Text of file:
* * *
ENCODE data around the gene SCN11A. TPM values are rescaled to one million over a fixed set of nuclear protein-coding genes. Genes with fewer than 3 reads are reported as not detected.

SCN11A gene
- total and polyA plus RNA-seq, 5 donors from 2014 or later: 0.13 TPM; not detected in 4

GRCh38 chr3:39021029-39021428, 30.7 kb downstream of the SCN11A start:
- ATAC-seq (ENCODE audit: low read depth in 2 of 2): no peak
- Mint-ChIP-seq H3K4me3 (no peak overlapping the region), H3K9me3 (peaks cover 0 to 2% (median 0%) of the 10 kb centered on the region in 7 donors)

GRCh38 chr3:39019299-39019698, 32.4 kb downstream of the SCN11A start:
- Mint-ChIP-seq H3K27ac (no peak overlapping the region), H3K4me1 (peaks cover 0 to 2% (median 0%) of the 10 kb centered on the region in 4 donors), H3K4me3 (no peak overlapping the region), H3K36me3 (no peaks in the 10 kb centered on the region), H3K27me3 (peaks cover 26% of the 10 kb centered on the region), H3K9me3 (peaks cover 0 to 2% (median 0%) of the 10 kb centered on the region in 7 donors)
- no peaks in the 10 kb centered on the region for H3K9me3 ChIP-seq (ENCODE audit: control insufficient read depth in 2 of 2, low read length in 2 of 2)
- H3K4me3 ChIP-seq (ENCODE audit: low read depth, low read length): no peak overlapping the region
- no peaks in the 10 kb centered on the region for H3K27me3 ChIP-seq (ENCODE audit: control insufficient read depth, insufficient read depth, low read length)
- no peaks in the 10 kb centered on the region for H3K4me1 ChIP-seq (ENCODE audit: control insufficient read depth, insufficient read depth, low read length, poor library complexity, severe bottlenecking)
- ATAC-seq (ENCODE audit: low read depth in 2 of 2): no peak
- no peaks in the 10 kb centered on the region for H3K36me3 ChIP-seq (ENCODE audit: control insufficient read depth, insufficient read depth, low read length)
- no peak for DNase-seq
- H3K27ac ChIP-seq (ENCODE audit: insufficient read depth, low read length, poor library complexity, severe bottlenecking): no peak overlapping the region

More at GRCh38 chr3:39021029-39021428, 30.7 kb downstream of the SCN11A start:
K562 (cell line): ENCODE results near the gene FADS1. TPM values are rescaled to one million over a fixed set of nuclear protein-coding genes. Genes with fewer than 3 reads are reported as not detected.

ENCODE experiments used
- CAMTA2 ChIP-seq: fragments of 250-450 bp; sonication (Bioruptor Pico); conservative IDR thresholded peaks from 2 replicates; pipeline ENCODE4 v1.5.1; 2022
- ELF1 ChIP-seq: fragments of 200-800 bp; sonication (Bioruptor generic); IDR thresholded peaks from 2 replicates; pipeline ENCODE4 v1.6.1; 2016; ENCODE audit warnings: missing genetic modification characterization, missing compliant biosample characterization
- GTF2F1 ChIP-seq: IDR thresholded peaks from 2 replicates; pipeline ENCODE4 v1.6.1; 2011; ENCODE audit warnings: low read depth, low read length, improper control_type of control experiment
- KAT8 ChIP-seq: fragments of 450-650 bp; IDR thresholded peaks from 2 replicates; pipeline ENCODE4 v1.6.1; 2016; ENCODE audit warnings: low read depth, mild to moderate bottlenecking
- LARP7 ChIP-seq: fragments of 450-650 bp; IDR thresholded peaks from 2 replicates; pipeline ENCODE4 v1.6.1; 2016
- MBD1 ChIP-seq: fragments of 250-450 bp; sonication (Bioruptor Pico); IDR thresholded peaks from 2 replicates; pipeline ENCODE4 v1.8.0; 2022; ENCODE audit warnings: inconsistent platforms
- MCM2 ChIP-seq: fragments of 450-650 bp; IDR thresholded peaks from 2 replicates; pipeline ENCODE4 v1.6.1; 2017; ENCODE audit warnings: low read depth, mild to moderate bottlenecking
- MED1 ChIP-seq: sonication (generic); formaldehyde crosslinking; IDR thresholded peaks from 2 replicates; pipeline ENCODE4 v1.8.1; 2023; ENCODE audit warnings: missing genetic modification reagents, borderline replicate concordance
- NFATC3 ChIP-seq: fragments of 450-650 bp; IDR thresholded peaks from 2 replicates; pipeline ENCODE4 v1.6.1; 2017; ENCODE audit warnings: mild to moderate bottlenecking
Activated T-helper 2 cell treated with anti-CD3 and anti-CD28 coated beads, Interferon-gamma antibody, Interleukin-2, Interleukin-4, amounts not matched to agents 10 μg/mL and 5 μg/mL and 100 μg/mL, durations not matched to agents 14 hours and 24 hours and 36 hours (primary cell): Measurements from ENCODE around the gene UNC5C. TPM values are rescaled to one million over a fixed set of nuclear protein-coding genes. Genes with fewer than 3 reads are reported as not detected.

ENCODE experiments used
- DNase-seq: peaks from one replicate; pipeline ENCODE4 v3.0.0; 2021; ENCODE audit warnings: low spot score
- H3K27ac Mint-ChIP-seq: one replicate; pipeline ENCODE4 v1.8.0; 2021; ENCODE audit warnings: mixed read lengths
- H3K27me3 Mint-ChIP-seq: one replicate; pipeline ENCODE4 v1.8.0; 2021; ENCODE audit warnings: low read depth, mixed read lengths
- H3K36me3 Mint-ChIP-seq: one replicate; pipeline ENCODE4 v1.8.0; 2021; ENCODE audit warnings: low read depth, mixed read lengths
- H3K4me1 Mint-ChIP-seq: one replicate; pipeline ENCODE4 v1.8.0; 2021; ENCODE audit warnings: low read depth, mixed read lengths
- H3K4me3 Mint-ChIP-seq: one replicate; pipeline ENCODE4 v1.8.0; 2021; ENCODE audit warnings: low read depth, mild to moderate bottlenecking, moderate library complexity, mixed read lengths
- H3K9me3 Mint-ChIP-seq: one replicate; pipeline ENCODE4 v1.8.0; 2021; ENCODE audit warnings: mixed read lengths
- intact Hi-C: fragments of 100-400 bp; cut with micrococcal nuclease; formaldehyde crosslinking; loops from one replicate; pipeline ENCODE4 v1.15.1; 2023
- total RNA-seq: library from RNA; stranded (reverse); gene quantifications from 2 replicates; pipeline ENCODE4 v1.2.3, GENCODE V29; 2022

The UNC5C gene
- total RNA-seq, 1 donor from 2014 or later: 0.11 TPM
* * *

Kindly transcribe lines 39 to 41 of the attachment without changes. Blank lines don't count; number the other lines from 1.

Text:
- total RNA-seq: library from RNA; stranded (reverse); gene quantifications from 2 replicates; pipeline ENCODE4 v1.2.3, GENCODE V29; 2022

The UNC5C gene
- total RNA-seq, 1 donor from 2014 or later: 0.11 TPM